I had a chance to listen to all three of your recordings. They sound nice, I haven't heard of Freitas Branco till now, and these pieces are interesting. Is this the complete set? The first has an extremely fast harmonic rhythm-and for such a short piece.. :shock: The second was a nice piece starting and ending on c and the third did sound quite hard, a "bucking" branco if I may say so :lol: , though I don't think you got bucked too bad ! For criticism, I have to echo what Monica said, the ending was played very forte. Perhaps this was in the score? I do not know, anyway it didn't take away from the overall piece. These sonatinas are short in duration but don't sound too repetitious which is nice.

Thanks for the introduction,

~Riley

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 Post subject: Re: Luiz de Freitas Branco - Sonatina
PostPosted: Mon Sep 19, 2011 10:49 am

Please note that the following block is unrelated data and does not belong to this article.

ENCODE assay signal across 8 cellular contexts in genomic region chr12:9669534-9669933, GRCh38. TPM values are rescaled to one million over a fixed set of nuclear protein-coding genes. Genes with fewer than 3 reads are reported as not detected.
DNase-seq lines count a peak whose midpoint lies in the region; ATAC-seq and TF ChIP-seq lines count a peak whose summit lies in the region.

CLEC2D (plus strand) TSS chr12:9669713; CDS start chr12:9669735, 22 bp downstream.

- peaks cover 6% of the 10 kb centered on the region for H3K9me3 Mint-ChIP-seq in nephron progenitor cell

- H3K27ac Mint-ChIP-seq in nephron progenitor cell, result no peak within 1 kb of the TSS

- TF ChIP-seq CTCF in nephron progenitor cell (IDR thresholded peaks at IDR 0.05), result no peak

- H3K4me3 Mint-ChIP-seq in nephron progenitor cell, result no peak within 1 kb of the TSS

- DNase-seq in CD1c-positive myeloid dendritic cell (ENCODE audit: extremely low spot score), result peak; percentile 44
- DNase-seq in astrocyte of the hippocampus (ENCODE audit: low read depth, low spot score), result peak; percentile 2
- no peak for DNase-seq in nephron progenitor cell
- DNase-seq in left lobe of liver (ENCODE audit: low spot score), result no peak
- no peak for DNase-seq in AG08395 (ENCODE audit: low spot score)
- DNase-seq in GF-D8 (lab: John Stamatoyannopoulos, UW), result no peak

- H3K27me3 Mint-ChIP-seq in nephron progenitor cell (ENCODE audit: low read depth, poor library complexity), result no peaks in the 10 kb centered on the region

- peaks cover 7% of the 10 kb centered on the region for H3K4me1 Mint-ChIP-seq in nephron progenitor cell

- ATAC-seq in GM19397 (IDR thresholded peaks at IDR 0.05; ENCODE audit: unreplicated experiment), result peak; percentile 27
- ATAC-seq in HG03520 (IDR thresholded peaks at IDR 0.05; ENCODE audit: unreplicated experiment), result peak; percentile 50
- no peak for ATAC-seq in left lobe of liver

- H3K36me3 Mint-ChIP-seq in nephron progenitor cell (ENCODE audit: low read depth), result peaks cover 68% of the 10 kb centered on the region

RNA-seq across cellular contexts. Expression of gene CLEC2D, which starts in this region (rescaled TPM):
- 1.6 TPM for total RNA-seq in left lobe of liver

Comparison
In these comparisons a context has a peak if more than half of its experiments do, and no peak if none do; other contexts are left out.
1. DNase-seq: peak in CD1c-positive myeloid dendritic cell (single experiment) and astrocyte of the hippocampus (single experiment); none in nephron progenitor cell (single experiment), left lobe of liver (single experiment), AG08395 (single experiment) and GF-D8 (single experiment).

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Thanks all for the feedback. A pleasant surprise, as I'd half expected nobody would appreciate this little ditty.
I know the final chord clips, it must be because I fiddled with the input level which is probably higher than I used before
(I need to use a higher level for organ recording and then remember to set it back correctly). I think I'll just re-record this chord and tack it on. Surely that is not cheating is it !?
There's one bar in the Rondo that I find quite impossible to play up to speed, even after immense practice. I tried to let the RH help out but it made things even harder. So I fumble my way through it best as I can. It's probably my lack of technique.


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 Post subject: Re: Luiz de Freitas Branco - Sonatina